“We’re going to get you where you want to be,” he says this morning, as he has every time we’ve spoken. “It just takes some time.”

I don’t have time. I will be in a mental hospital soon, knitting my own bathrobe, and then I’ll have time. But now? No.

“I just want them gone, David.”

“I know, Jessica.” We are on a first name basis. We could hang out. We could watch the debates together, throw orange peels at Trump. “We’re going to get you there.”

If David’s voice were an instrument, it would be a cello. He’s good at his job. He does a lot of empathizing. I wonder if he’s taken a course.

“When will we get there, though? WHEN?”

“Yup. It’s frustrating.” This doesn’t answer the question, but I am lulled by the tuneful sound of his voice. Wait. Am I?

“I need a date.”

“We’re gonna get you where you want to be.” Cue the oboes!

“A date. David. Please.”

Sotto voce, he replies.”It’s generally about two weeks after the second visit.”

The second visit. Which is at the two-week mark.  We haven’t even reached that yet.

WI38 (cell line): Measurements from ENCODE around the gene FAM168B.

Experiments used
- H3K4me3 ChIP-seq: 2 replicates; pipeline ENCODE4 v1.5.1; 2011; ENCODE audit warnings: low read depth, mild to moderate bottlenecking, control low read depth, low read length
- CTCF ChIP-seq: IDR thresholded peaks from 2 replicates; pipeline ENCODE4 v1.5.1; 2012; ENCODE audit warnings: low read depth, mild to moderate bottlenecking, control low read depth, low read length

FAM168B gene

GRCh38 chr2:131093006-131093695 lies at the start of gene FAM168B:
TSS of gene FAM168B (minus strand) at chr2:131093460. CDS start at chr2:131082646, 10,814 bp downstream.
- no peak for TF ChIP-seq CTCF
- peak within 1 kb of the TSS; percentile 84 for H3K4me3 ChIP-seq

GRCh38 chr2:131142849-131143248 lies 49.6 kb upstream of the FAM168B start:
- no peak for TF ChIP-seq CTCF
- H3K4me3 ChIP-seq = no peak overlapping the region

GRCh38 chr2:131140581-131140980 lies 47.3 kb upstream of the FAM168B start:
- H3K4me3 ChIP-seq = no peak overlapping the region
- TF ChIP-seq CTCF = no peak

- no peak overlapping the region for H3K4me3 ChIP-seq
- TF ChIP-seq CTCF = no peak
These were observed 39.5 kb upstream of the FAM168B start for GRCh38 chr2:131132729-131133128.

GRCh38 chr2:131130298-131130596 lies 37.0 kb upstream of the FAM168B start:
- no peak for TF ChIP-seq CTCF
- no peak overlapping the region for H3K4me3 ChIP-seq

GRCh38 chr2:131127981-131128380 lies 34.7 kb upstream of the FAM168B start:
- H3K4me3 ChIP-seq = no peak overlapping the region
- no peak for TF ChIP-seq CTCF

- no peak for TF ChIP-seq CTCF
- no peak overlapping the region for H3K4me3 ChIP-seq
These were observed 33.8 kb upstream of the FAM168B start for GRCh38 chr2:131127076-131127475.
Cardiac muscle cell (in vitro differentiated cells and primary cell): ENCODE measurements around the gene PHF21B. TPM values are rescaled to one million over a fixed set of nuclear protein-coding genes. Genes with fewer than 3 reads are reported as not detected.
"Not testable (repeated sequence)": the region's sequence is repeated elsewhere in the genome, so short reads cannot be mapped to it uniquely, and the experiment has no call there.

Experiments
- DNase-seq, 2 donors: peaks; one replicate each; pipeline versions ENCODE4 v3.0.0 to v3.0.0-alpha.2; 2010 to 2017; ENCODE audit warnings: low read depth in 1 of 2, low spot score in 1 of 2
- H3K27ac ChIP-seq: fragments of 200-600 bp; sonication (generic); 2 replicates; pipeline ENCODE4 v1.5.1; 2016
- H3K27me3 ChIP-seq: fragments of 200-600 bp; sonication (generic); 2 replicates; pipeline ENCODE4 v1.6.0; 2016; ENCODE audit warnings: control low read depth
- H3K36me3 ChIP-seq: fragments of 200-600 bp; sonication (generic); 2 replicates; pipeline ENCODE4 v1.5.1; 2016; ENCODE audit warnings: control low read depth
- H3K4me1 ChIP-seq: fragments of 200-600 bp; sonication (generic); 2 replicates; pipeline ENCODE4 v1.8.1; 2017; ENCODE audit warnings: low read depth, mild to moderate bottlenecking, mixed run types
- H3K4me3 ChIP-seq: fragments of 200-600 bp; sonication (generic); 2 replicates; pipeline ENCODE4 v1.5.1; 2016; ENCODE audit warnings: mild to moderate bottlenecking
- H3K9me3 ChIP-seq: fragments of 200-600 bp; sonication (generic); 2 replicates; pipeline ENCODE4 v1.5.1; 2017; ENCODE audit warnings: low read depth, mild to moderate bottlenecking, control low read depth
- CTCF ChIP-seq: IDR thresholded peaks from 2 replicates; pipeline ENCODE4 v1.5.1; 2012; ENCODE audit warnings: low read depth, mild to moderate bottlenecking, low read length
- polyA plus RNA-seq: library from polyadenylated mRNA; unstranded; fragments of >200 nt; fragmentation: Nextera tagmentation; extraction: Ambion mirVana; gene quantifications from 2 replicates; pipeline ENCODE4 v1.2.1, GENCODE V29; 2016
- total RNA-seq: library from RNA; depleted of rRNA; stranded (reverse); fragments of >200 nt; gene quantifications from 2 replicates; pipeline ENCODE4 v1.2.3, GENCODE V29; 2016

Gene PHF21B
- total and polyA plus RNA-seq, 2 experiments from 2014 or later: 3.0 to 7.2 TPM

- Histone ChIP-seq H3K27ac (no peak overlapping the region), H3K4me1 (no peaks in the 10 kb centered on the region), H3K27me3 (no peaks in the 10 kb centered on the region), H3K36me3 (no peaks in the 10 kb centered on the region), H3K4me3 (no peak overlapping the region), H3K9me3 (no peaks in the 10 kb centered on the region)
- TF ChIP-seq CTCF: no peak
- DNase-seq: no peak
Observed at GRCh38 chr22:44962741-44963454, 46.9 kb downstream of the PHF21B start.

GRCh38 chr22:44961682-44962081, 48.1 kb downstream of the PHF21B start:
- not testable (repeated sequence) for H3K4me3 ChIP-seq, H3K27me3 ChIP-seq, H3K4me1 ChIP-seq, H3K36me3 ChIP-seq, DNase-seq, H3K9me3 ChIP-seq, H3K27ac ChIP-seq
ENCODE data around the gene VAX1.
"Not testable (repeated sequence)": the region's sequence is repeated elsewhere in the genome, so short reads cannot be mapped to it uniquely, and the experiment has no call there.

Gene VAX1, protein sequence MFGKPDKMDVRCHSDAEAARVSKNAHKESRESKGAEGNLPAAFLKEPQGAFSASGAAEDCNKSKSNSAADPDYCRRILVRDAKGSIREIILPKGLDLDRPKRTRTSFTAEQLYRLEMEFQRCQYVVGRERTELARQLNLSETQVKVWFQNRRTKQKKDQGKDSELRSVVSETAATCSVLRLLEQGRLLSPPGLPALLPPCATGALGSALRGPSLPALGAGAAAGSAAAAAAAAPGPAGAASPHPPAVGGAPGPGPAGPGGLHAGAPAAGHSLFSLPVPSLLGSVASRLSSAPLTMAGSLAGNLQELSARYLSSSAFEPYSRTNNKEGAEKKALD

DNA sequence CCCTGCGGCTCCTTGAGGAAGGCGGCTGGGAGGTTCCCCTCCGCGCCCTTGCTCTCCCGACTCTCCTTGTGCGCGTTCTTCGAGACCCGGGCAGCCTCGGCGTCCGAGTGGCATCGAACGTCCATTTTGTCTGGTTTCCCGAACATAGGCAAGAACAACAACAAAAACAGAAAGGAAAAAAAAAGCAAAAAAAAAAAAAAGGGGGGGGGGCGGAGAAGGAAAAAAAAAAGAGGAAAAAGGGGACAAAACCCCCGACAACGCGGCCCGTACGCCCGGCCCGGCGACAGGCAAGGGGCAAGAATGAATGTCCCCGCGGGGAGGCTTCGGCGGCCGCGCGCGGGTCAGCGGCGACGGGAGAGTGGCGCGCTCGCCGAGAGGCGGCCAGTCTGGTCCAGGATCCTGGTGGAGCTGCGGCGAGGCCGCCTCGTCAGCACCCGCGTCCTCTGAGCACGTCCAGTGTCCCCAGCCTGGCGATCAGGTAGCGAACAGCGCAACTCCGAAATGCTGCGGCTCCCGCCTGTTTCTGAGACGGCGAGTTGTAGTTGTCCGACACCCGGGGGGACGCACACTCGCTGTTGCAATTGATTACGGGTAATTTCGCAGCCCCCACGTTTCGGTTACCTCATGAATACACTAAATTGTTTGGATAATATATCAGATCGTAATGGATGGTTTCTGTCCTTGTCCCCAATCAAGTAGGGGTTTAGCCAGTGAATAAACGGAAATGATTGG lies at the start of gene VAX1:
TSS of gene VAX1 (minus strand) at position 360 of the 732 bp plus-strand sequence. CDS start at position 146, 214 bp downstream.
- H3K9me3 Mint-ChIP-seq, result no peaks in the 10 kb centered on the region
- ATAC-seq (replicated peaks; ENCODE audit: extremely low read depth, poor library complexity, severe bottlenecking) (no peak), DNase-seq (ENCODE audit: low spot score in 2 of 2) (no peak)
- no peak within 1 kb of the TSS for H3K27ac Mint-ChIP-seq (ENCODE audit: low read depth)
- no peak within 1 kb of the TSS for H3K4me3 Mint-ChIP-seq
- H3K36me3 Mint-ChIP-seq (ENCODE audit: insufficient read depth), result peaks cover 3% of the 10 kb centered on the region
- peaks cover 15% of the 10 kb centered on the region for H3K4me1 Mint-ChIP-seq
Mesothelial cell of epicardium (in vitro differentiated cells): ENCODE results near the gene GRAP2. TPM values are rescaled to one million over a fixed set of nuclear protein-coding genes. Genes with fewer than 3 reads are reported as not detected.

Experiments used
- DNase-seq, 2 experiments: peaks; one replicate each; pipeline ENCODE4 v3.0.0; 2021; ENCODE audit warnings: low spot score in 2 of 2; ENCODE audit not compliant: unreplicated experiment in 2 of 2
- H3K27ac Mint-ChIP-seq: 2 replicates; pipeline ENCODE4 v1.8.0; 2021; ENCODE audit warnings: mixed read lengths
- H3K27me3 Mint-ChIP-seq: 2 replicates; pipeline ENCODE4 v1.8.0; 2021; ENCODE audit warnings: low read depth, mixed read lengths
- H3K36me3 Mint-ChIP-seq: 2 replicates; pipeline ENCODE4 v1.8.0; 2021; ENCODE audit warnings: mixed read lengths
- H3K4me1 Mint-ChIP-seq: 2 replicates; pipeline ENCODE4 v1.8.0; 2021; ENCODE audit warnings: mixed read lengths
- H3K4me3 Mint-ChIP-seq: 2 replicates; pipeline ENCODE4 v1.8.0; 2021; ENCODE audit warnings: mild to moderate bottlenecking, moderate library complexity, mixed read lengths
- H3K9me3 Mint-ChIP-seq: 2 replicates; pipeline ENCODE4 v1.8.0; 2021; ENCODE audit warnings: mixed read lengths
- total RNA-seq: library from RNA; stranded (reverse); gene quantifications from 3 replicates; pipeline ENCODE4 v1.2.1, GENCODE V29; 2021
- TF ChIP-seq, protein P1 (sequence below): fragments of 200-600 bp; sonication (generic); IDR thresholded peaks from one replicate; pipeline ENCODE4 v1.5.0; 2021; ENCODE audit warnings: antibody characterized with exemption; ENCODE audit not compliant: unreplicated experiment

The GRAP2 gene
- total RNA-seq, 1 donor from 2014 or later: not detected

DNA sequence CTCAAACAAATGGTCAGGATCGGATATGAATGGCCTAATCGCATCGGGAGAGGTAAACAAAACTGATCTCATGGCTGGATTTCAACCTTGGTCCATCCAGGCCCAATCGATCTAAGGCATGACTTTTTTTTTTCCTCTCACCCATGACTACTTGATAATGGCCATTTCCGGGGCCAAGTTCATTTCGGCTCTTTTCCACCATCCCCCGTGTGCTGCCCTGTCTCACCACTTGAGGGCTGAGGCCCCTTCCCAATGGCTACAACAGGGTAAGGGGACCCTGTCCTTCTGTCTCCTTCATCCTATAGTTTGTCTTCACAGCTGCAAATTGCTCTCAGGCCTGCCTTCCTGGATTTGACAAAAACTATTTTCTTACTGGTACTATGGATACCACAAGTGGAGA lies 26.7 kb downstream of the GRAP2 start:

“So a month? This whole process takes a month?”

We’ve had this conversation before. Every bit of it. It’s like Kabuki theater, but without the makeup. Still, I am not hearing what I want to hear.

“Can’t we make it faster?”

The music swells. “These things take time.”

“I hate them.”

And swells some more: “We’re gonna get you there.”

“I can’t even go in my kitchen!”

(Andante)”It’s very stressful.”(Accelerando) “We’ll get you there.”(Tenuto) “These things take more time than we’d like.”

Show over, I walk across the house to where Mike is checking his e-mail. He looks up. “Did you call them?”